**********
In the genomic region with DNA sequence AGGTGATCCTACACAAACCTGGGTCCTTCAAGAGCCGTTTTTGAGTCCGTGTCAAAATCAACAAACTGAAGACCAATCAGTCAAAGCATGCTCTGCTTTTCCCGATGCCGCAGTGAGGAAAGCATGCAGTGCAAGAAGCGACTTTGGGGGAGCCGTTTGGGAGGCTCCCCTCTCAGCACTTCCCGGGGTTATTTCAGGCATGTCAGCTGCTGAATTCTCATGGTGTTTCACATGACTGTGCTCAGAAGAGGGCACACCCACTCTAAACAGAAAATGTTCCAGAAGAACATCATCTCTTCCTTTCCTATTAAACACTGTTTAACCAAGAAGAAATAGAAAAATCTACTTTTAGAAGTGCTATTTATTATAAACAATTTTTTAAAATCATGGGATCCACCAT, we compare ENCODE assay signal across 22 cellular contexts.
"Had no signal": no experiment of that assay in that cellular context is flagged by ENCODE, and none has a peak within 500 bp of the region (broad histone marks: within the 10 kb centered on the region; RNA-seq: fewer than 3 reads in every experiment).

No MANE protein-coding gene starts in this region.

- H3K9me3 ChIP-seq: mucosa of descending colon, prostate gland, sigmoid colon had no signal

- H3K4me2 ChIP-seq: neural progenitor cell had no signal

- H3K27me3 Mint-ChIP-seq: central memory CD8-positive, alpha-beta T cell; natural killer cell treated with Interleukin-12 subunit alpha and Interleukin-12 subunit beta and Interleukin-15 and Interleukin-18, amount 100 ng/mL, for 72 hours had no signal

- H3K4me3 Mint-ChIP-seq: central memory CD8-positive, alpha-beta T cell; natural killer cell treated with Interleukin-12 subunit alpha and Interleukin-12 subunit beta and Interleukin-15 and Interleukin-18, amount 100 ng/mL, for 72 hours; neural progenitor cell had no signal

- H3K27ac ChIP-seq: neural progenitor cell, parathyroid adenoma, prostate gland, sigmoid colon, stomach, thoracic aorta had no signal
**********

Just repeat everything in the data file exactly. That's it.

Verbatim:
In the genomic region with DNA sequence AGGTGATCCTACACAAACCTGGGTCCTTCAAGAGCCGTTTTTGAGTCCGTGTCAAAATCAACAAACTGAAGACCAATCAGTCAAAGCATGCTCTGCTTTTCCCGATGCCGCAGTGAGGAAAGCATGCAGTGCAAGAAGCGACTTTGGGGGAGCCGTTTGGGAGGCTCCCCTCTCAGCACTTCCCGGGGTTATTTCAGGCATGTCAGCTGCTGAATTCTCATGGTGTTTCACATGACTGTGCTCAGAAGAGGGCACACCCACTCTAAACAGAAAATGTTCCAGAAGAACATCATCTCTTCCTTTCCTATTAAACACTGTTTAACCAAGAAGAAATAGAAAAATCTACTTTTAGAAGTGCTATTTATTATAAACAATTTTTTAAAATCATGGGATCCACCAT, we compare ENCODE assay signal across 22 cellular contexts.
"Had no signal": no experiment of that assay in that cellular context is flagged by ENCODE, and none has a peak within 500 bp of the region (broad histone marks: within the 10 kb centered on the region; RNA-seq: fewer than 3 reads in every experiment).

No MANE protein-coding gene starts in this region.

- H3K9me3 ChIP-seq: mucosa of descending colon, prostate gland, sigmoid colon had no signal

- H3K4me2 ChIP-seq: neural progenitor cell had no signal

- H3K27me3 Mint-ChIP-seq: central memory CD8-positive, alpha-beta T cell; natural killer cell treated with Interleukin-12 subunit alpha and Interleukin-12 subunit beta and Interleukin-15 and Interleukin-18, amount 100 ng/mL, for 72 hours had no signal

- H3K4me3 Mint-ChIP-seq: central memory CD8-positive, alpha-beta T cell; natural killer cell treated with Interleukin-12 subunit alpha and Interleukin-12 subunit beta and Interleukin-15 and Interleukin-18, amount 100 ng/mL, for 72 hours; neural progenitor cell had no signal

- H3K27ac ChIP-seq: neural progenitor cell, parathyroid adenoma, prostate gland, sigmoid colon, stomach, thoracic aorta had no signal